Two pieces of common sense on Katrina

We have read a lot of nonsense about Katrina in the last week, and hopefully we have not added too much to the landfill ourselves. Two pieces recommend themselves today as examples of calm and common sense. Richard Baehr’s in The American Thinker and Bruce Kesler’s should be read by all. Richard Baehr’s piece explodes many of the Katrina myths that rose faster than the water. Kesler’s link-filled piece on the me-catastrophe proceeds with logic in our hysterical time.

We are busy on other matters, so we’re not posting a lot right now. But there is something in Katrina that goes beyond the Perfect Storm of the MSM seeking the ultimate “gotcha” for Bush that they have been doing ever since — since when? Florida 2000? Afghanistan? Enron? Abu Ghraib? Camp Cindy? You know the list.

The presence of multiple live cameras on the scene of a disaster 24/7, supplemented by cuts to amateur videos of scenes even more chilling (you remember the tsunami coming into that hotel and bar), shows not only desperate need, but by its very existence implies the ability to do something about the crisis. This is of course nonsense: appallingly, one of the things such coverage reveals is that somebody certainly has a helicopter standing by — but the refugees aren’t being offered a lift by your TV correspondent, his producer and the camera crew.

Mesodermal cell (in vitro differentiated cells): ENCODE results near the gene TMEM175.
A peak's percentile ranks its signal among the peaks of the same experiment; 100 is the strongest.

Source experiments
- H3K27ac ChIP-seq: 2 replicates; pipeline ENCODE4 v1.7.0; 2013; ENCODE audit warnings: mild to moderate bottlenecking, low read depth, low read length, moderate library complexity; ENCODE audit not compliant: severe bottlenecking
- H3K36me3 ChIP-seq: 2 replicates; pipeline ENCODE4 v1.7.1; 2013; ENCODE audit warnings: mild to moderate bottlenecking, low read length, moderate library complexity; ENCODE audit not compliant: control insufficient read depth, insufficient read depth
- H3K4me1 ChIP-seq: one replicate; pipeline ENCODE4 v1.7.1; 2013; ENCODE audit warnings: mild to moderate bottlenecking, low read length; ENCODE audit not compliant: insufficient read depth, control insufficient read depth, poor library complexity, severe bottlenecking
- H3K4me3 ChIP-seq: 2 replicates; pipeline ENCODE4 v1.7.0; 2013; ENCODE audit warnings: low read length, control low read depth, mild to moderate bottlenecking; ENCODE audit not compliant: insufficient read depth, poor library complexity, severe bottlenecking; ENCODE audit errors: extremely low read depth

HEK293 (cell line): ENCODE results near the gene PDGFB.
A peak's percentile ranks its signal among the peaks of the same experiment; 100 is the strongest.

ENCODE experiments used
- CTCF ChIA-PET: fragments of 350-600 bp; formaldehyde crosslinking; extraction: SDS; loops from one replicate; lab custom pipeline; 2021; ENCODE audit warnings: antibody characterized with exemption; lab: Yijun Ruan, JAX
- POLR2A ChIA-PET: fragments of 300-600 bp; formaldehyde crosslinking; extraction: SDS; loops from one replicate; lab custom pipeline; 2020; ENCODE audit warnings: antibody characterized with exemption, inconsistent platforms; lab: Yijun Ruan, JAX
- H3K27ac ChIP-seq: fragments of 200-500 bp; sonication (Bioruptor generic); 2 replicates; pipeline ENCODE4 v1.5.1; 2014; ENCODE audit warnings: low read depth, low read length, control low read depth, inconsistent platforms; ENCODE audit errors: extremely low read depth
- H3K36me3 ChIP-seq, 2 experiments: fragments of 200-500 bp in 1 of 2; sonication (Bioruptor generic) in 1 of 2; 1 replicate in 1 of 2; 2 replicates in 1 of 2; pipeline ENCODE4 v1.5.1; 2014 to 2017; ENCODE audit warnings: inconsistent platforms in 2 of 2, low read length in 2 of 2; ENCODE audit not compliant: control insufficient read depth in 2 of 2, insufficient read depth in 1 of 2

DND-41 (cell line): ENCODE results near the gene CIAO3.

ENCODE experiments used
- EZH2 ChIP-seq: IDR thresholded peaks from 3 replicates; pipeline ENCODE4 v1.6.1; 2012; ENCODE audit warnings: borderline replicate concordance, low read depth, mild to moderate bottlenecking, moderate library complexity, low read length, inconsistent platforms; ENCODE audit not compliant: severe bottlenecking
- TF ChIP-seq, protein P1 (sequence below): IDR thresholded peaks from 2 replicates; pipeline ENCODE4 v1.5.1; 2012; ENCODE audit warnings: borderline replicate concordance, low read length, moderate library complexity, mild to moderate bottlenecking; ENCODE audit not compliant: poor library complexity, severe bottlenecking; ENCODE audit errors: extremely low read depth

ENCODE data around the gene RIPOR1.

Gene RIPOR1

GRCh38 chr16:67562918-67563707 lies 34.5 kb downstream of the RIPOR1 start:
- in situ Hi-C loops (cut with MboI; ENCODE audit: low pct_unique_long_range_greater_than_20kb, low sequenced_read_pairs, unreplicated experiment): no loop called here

We think that, in addition to and underneath the partisan element so apparent in the TV coverage, and the strange religious element in which George Bush is granted godlike powers that he refuses to use to allieviate human suffering, there is an unconscious element at work. For many people, we think, pictures of suffering trigger an almost instinctual reaction: there’s a baby in that burning building — won’t somebody do something? and of course there are men who do something. But when it’s just a stand-up with a correspondent in front of a disaster, doesn’t the TV camera direct the plea at us — won’t somebody do something? This is a problem likely to get even greater as technology advances.

Most of us have a simple, though partial, solution. We can turn the TV off. Those in the media, however, cannot, and so they are at grave risk of being sucked into an impotent hysteria, perhaps simply as a by-product of being human.

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